Criteria to Become a CERTIFIED Minority Business Enterprise (MBE)
A minority-owned business is defined as being owned, capitalized, operated and controlled by a member of an identified minority group. The business must be a for-profit enterprise which physically resides in the United States or one of its territories. Identified “Minority groups” are generally defined as having an ethnic background consisting of Asian, Black, Hispanic, East Asian Indian and/or Native American. Some applications require US Citizenship, some applications accept legal residents. Some applications require a 75% ethnic heritage others will accept as little as one fourth.
Note: Non-For-Profit companies DO NOT qualify for any certifications.
Ownership by minority individuals means the business is at least 51% owned by such individuals or, in the case of a publicly-owned business, at least 51% of the stock is owned by one or more such individuals. Further, the management and daily operations are controlled by those minority group members. Non-For-Profit agencies DO NOT qualify for ANY certifications.
Generally, the identified minority groups are as follows:
- Subcontinent Asian Indian: Persons with origins from India, Pakistan, Bangladesh and the surrounding countries.
- Asian Pacific Americans: Persons with origins from Japan, China, the Philippines, Indonesia, Malaysia, Taiwan, Korea, Vietnam, Laos, Cambodia, Thailand, Samoa, Guam, Burma, Singapore, Brunei, Republic of the Marshall Island, Federated States of Micronesia, Hong Kong, Fiji, Tonga, Kiribati, Tuvalu, Nauru, the U.S. Trust Territories of the Pacific, the Northern Marianas [Republic of Palau].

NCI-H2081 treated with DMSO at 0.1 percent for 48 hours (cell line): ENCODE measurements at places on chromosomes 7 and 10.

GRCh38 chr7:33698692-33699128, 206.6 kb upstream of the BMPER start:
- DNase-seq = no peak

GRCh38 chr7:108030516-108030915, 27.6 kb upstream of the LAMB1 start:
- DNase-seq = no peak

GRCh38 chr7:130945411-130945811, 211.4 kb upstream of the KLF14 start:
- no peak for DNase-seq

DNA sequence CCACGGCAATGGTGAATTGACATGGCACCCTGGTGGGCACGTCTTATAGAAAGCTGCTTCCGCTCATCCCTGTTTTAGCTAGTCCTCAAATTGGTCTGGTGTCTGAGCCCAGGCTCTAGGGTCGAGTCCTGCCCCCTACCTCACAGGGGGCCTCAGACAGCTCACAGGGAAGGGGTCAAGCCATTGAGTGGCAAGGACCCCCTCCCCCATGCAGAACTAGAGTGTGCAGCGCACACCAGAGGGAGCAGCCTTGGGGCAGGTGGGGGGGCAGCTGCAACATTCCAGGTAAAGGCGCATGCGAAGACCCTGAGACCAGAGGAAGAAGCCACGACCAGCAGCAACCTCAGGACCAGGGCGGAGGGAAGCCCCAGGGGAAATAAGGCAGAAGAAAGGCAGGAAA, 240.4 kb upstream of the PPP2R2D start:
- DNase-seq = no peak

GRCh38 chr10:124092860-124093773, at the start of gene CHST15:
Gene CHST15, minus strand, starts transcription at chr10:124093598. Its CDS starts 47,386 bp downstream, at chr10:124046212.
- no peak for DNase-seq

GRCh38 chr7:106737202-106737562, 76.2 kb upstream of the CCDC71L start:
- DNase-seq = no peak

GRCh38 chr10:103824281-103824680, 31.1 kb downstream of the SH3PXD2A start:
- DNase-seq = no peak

- Black Americans: Persons with origins in any of the Black racial groups of Africa.
- Hispanic Americans: Persons with origins of Mexico, Central America, South America and the Caribbean Basin only. Brazilians should be listed under Hispanic designation for review and certification purposes.
- Native American: A person who is an American Indian of a North American Tribe, Eskimo, Aleut or Native Hawaiian, and regarded as such by the community of which the person claims to be a part. You must provide quantifiable proof of your heritage such as a Native American Blood Degree Certificate (i.e., tribal registry letter, tribal roll register number).
Certification is done at the local or regional level. Some certification offices that certify for the private sector do charge a non-refundable application fee. Certification must be renewed each year. Private sector certifications require an annual renewal fee.